“Fueled by a greater need for terror management, many people jumped fervently onto this cause as a way to feel that they are doing something of value in their lives, when in reality their ability to feel that way has been so hampered by loss of jobs and income, social isolation, and difficulties in making sense of the tragedy and divisiveness that has emerged in the wake of the virus.”
Why does mortality salience result in intensified identification with an individual’s prevalent ideology? The evidence from experimental studies on TMT suggests that, because an individual’s cultural worldview is symbolic of their reality, and is culture-specific, any perceived threat of another worldview implies that ones own is incorrect. Additionally, ideologies that depict ones group as special and uniquely valuable are particularly effective at activating cherished worldviews. The resulting reaction is two-fold: a strengthening of positive emotions towards others who share their worldview and, conversely, an increase in hostility toward those who do not hold the same worldview, or are deemed different. This is perhaps the most attractive aspect of TMT, insofar as its explanatory power is essentially apolitical; the effects of mortality salience are demonstrably the characteristics of both liberal and conservative, Left and Right, hysteria in our contemporary cultural moment.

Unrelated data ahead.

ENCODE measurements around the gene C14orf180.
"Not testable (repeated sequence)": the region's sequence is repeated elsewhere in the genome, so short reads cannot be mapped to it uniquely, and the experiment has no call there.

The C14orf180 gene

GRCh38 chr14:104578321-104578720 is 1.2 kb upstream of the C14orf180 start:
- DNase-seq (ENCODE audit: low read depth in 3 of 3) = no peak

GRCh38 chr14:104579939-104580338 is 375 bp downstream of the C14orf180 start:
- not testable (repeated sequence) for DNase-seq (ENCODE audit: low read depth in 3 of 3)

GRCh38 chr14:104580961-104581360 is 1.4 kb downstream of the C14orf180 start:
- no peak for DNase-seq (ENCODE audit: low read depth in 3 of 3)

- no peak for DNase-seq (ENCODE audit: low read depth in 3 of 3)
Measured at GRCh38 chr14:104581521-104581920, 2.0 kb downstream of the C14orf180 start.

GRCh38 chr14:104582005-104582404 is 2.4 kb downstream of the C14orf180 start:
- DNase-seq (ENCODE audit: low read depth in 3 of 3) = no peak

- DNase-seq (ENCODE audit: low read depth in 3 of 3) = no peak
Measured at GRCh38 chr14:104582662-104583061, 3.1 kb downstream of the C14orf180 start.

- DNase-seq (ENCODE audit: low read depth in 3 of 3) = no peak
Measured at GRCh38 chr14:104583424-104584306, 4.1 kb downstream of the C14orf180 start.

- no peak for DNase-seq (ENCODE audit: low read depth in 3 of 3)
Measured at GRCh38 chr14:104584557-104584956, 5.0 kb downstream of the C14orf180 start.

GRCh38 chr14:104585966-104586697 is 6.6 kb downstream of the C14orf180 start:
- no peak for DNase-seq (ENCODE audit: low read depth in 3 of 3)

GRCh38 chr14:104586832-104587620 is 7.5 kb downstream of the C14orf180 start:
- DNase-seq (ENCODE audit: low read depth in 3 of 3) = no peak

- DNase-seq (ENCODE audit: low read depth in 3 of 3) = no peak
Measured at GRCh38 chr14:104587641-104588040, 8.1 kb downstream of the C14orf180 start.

That said, there is some evidence of effect modification by political alignment; although not a consistent outcome in this research, some experiments demonstrated that support for more extreme actions following exposure to mortality salience increased in conservatives, but not liberals. Conversely, it may simply reflect the direction of effect, i.e., conservatives increase support for more right-wing attitudes, while liberals increase support in the opposite direction. This would suggest that mortality salience increases polarisation independent of political orientation. However, given that intolerance of other worldviews is a core characteristics of our polarised times, one finding to emerge from this research seems particularly important. In a 1992 study, both politically conservative and liberal participants were primed with materials to enhance the value of tolerance, prior to exposure to mortality salience; negative attitudes towards a threat to the worldview of the participants were attenuated from priming tolerance. Although as a 1992 study, bear in mind that the effect of tolerance: